The high cost of living could be weighing on employers determining who stays in the urban core and who could be employed in a cheaper environment.
“It’s getting tougher and tougher to keep those borderless sales jobs in downtown Boston,” Hunneman Director of Research Tucker White said.
Other major Boston companies have been moving select operations out of the city for years. Fidelity Investments announced in 2011 it was moving 1,100 jobs from its downtown headquarters to other parts of the country. Liberty Mutual maintains its corporate headquarters in Back Bay, but has also built a Plano, Texas, campus where the insurance provider is expected to eventually employ 4,000.
Tech companies could be looking to do the same, especially with artificial intelligence expected to impact as much as 25% of all U.S. jobs, including many tech jobs.
“Wayfair is committed to Boston and that’s allowed them to grow, but at the end of the day, they’re still paying a comparatively high real estate cost to other markets and can hire similar personnel elsewhere,” White said.
There may have been a string of early 2020 tech layoffs in Boston, but there have also been some industry wins.
Boston-based restaurant tech firm Toast is now valued at $4.9B after a $400M round of fundraising. Its revenue increased 109% in 2019 due to thousands of new restaurants using its payment hardware, Toast announced last month.
Following its planned merger with sportsbook technology provider SBTech, DraftKings is expected to be valued at $3.3B. The fantasy sports company is headquartered in Back Bay and has the leading U.S. market share for sports betting, according to Morgan Stanley.
Amazon continues to expand its tech reach across Greater Boston, with new offices planned for Medford and the Seaport.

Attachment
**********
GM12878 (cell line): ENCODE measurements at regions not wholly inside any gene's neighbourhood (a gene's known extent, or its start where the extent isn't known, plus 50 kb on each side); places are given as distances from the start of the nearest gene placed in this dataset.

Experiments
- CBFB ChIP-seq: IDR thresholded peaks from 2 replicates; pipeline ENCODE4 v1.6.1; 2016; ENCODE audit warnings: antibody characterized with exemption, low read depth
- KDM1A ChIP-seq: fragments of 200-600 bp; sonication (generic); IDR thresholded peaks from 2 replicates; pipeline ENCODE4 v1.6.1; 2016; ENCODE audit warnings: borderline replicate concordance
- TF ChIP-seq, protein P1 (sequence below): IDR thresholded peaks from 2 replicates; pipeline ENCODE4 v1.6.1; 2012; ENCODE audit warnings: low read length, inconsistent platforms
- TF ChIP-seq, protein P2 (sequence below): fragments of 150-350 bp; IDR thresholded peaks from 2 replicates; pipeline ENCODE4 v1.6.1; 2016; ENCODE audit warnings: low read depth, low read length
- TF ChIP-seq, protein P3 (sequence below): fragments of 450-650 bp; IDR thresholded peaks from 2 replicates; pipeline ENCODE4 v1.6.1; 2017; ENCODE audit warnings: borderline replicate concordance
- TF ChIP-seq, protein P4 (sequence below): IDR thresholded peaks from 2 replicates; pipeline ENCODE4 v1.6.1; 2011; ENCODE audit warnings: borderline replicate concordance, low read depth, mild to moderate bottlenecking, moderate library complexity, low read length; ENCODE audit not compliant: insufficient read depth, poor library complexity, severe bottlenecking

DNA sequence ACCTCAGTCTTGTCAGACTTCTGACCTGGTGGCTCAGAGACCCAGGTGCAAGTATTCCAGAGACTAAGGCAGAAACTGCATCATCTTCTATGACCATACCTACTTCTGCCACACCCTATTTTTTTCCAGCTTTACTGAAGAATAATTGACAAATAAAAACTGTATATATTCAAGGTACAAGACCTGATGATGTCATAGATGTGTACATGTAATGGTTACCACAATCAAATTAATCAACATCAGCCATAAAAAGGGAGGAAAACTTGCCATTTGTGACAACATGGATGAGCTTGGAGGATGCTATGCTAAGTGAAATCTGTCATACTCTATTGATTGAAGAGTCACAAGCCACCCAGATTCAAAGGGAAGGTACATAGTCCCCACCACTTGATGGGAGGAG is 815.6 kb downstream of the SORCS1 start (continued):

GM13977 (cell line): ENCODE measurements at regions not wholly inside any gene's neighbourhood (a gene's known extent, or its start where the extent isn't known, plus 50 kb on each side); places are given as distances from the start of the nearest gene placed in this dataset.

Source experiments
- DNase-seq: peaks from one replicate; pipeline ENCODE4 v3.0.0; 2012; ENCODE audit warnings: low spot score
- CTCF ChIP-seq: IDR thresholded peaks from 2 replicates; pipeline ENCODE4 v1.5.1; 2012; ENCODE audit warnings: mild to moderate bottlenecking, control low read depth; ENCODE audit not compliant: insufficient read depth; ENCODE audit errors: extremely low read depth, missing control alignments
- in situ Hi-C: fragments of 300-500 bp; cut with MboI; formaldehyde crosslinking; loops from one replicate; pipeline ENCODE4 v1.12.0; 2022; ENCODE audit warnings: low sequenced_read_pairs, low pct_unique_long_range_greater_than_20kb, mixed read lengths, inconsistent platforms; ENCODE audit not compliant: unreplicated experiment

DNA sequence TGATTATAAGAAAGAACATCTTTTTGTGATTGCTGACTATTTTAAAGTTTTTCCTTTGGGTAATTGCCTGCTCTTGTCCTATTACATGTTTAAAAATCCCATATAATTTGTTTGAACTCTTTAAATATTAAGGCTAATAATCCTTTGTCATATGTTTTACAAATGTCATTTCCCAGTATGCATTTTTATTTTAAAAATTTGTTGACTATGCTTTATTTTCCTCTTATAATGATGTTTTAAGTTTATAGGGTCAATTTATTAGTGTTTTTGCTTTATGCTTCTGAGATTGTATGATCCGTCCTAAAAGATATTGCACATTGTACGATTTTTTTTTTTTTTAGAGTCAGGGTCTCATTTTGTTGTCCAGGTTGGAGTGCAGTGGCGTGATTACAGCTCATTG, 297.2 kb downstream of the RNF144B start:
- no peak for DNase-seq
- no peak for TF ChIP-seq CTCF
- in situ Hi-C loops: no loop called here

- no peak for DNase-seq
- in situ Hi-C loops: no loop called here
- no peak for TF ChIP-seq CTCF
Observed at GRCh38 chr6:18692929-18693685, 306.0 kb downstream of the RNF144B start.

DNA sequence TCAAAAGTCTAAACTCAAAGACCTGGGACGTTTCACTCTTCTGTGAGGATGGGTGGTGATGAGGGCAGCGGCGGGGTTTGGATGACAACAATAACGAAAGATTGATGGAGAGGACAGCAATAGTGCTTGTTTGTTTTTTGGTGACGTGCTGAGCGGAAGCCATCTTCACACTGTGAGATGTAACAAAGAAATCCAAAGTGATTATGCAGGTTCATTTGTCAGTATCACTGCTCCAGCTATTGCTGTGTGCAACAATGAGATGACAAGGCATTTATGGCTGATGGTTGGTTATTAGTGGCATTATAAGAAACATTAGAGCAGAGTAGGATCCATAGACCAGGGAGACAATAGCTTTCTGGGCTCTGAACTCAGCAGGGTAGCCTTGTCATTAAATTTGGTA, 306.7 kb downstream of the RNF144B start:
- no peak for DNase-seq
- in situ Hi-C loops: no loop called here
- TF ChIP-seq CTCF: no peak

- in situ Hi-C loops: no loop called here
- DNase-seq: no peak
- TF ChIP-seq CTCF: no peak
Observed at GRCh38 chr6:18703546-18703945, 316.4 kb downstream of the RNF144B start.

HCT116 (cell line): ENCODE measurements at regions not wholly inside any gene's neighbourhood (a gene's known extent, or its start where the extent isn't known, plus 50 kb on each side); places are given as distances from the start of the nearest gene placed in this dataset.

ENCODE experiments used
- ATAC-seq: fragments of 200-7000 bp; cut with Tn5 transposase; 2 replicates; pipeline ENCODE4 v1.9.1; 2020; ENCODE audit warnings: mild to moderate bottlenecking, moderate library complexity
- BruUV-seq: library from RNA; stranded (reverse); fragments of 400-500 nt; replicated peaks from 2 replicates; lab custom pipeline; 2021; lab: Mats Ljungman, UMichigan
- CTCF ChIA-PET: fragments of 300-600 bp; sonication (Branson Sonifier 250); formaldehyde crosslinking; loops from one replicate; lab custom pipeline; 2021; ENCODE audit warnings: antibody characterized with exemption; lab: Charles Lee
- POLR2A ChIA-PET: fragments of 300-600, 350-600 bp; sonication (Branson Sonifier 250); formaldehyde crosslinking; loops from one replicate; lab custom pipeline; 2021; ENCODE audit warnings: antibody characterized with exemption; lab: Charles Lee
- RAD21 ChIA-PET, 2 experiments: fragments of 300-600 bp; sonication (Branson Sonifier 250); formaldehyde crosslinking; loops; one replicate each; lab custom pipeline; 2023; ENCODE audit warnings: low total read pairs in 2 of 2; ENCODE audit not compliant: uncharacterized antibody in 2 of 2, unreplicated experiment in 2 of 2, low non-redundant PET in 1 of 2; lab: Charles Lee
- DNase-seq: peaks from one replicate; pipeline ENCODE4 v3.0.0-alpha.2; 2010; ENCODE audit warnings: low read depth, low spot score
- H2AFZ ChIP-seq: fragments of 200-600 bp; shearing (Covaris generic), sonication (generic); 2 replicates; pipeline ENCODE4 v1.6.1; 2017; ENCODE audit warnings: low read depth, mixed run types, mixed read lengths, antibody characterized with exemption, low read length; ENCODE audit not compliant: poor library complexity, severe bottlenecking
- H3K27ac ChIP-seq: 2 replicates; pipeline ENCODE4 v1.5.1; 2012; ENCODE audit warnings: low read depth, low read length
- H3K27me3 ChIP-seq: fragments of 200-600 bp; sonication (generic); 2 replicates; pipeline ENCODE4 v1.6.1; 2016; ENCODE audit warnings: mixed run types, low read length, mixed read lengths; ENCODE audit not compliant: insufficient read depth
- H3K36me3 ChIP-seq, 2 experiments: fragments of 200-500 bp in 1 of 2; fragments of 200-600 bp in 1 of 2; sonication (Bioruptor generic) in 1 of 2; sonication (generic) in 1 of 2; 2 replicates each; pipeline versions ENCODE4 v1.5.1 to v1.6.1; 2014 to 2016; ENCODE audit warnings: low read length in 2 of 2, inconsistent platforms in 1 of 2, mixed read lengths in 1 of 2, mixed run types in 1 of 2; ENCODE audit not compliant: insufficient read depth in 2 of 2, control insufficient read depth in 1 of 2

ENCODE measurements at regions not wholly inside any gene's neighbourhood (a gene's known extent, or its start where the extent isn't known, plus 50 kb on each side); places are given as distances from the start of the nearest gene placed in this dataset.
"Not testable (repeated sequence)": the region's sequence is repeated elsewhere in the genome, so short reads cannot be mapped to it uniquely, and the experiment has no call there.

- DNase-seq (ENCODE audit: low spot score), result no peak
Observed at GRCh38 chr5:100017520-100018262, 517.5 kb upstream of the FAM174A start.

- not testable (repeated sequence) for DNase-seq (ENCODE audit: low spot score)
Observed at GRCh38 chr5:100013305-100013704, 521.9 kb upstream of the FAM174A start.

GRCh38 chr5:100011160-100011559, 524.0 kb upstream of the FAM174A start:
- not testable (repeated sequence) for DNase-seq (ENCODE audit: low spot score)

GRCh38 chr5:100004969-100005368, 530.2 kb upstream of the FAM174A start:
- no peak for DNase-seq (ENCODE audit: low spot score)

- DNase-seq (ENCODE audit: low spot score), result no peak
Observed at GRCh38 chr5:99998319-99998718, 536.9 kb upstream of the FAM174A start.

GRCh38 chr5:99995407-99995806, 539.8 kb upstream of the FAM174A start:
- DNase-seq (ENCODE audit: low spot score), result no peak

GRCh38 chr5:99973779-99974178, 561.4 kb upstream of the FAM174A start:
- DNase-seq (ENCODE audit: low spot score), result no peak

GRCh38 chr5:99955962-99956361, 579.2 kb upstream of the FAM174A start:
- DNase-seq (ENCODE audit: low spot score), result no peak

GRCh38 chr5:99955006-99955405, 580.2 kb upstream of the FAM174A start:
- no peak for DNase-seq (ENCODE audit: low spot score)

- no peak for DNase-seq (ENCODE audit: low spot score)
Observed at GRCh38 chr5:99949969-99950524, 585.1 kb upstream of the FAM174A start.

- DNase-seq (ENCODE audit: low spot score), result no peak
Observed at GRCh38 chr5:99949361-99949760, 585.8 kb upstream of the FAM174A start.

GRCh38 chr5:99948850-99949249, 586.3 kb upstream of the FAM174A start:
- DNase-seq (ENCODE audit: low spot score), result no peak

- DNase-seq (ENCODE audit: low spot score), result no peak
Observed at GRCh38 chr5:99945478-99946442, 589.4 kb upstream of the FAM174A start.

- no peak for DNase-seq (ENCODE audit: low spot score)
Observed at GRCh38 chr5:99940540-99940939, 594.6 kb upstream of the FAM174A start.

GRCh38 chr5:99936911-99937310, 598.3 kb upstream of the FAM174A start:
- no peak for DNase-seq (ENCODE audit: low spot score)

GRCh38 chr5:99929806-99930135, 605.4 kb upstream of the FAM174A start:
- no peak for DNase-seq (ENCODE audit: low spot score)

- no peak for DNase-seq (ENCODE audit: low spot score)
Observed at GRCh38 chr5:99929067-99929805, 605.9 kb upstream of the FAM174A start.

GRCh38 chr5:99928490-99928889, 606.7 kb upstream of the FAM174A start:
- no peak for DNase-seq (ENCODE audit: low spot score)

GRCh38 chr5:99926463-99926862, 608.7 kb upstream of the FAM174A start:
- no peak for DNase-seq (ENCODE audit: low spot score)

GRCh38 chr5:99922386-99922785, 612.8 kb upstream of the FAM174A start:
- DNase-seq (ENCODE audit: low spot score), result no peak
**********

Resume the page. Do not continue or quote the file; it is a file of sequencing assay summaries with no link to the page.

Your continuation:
There are 23,764 open tech jobs across Massachusetts — with more than 9,000 in Boston alone, according to Burning Glass Labor Insight data. That is more than 1,000 more open positions than there were at the end of 2019.
The collective, ongoing growth is enough to offset the layoffs, according to one of the state’s leading tech voices.
“When you look at each of the examples [of layoffs], there are real business reasons for it and [it] doesn’t reflect a larger trend in the economy,” said Pat Larkin, director of the Massachusetts Technology Collaborative Innovation Institute. “We don’t view what happened as a trend.”
Professional, scientific, technical services and information tenants, which encompass the TAMI sectors, have the largest office footprint in Boston, with a little more than 34% of the overall office sector, according to Newmark Knight Frank. TAMI tenants accounted for 40% of all office transactions in Boston’s central business district last year.
Despite the layoffs, strong demand coupled with job growth from burgeoning sectors like cybersecurity and digital health keep brokers and landlords cautiously optimistic in signing deals with tech tenants.
“Landlords don’t want a repeat of the bust era and are being mindful to sign tenants that can perform to the lease terms they have available,” Catlin said.